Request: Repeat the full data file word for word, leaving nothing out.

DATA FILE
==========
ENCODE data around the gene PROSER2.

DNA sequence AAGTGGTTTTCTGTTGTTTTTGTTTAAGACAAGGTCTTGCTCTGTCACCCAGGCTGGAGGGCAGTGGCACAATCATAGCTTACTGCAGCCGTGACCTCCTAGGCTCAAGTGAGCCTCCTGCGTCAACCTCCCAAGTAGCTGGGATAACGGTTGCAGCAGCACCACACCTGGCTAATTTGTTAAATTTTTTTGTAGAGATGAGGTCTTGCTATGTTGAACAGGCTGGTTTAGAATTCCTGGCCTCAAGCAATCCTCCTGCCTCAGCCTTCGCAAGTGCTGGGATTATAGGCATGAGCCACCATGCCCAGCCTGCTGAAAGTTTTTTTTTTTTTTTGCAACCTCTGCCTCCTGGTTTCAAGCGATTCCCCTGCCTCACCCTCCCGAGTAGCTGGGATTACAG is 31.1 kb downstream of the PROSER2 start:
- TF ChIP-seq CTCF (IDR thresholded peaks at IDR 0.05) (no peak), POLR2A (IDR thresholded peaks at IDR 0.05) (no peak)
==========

ENCODE data around the gene PROSER2.

DNA sequence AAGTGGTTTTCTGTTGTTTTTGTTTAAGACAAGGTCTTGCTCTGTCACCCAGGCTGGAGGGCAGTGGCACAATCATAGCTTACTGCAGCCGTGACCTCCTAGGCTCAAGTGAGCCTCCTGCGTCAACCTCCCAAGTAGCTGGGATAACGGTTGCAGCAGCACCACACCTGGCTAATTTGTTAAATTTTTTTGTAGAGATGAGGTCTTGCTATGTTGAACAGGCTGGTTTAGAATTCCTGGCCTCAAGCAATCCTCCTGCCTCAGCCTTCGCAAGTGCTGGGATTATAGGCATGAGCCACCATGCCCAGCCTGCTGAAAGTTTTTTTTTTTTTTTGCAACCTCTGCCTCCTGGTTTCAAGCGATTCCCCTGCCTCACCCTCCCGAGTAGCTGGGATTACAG is 31.1 kb downstream of the PROSER2 start:
- TF ChIP-seq CTCF (IDR thresholded peaks at IDR 0.05) (no peak), POLR2A (IDR thresholded peaks at IDR 0.05) (no peak)